Why Peloton Stock Plummeted 27% in April

Investors don’t see a rosy future, and it’s only getting worse.

Shares of connected fitness company Peloton Interactive (PTON 2.95%) stock dropped 27% in April, according to data provided by S&P Global Market Intelligence. While there wasn’t any significant news in April, it was a continuation of a slide that’s been ongoing and was reinforced with uninspiring results released in February.

Things aren’t going well in Peloton land

Peloton rocketed to stardom early in the pandemic when fitness enthusiasts had to stay home. Affluent exercisers who could no longer access their gyms or run outdoors flocked to Peloton’s digitally enhanced machines, which provide a connection to like-minded fitness enthusiasts through live classes.

However, it made some mistakes in the aftermath. Mistakes or not, demand has trickled as the world and fitness centers are open again. Putting the internal and external factors together doesn’t make for a pretty picture for Peloton and its prospects.

The founder-CEO exited two years ago, and Netflix veteran Barry McCarthy took over. However, even though the company has attempted a varied array of ventures and initiatives, performance continues to be bleak.

Peloton announced McCarthy’s departure as CEO this morning, along with a 15% reduction in corporate headcount, or about 400 jobs. Peloton chairperson Karen Boone and Peloton director Chris Bruzzo will co-run the company while it searches for a new CEO.

It’s aiming for a complete reorganization, cutting down its showroom space and reinventing its marketing strategy. It’s anticipating its efforts will result in a reduction of annual run-rate expenses of at least $200 million by the end of fiscal 2025 and lead to consistent positive free-cash-flow generation.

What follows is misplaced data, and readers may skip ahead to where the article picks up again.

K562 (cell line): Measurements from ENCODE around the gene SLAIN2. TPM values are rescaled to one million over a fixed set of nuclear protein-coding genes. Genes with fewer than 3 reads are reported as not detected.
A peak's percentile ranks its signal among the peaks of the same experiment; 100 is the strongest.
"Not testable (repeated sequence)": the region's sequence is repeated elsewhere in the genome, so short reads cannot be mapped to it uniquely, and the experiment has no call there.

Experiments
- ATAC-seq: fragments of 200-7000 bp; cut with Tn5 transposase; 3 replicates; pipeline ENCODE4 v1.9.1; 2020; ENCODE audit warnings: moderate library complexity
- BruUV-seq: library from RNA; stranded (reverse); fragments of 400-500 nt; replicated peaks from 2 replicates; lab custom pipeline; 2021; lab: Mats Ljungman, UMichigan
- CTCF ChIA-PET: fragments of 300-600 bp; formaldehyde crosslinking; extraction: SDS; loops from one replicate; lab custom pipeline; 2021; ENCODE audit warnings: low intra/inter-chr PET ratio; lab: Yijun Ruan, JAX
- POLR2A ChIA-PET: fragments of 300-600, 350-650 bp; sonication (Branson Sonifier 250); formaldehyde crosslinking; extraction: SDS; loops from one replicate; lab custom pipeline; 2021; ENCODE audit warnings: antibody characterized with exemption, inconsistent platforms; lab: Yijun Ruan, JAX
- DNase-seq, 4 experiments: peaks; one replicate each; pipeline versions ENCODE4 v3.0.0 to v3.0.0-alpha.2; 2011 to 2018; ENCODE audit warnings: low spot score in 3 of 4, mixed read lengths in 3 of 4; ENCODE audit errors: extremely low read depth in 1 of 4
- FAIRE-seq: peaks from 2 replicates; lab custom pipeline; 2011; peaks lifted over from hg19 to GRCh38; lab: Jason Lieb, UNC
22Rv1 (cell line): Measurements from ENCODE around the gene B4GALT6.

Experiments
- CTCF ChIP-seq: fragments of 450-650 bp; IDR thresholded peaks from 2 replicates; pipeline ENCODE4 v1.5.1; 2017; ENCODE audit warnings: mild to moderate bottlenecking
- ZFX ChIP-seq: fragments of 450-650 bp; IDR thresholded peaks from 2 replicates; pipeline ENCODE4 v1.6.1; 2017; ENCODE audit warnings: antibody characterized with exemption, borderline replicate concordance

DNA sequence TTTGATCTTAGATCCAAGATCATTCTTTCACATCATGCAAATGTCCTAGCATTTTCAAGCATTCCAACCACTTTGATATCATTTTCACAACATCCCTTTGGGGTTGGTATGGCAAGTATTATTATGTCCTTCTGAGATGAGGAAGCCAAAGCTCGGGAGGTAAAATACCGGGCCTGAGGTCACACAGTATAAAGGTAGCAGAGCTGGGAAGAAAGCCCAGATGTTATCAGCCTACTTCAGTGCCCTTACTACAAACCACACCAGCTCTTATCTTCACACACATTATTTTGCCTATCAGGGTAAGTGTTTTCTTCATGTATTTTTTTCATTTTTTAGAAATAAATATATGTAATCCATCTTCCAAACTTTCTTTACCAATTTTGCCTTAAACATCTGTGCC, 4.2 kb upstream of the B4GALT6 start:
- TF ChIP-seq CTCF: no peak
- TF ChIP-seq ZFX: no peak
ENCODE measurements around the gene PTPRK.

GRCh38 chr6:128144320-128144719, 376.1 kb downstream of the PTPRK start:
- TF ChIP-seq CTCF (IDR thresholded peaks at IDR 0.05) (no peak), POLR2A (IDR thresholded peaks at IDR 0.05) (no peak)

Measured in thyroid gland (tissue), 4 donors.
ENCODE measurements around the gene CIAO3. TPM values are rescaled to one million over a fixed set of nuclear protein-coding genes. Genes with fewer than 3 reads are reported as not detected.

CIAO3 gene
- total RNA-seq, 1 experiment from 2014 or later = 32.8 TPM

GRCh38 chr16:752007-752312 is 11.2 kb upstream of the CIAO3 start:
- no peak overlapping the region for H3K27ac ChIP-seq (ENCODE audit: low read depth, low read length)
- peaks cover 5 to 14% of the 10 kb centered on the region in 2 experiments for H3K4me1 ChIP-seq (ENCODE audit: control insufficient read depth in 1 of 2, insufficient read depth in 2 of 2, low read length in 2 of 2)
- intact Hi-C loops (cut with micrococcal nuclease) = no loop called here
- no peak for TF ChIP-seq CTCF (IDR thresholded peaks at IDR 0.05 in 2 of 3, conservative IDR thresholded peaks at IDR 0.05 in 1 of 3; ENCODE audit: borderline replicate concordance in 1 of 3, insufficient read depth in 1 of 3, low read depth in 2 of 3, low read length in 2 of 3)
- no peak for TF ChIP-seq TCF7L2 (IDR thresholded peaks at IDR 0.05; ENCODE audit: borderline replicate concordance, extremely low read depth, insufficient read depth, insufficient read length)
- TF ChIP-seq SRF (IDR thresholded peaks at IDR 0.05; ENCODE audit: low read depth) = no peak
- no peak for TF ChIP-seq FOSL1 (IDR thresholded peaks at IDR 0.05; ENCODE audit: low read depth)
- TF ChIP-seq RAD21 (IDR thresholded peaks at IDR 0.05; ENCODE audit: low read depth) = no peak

The results continue to disappoint

Peloton announced fiscal third-quarter (ended March 31) results at the same time. Total revenue declined 3% year over year in the quarter, although subscription revenue increased 3%. Adjusted earnings before interest, taxes, depreciation, and amortization (EBITDA) turned positive at $5.8 million after an $18.7 million loss last year, and net loss improved from $275.9 million last year to $167.3 million this year. It generated $8.6 million in positive free cash flow after $55.3 million in negative cash flow last year.

Ending paid connected fitness subscriptions fell 1% from last year, and paid app subscriptions dropped 27%.

As of this writing, the market is reacting positively to the new developments. But the company is in a precarious position right now, and things could go both positively and negatively. Investors should sit on the sidelines until there’s greater stability.

Jennifer Saibil has no position in any of the stocks mentioned. The Motley Fool has positions in and recommends Netflix and Peloton Interactive. The Motley Fool has a disclosure policy.

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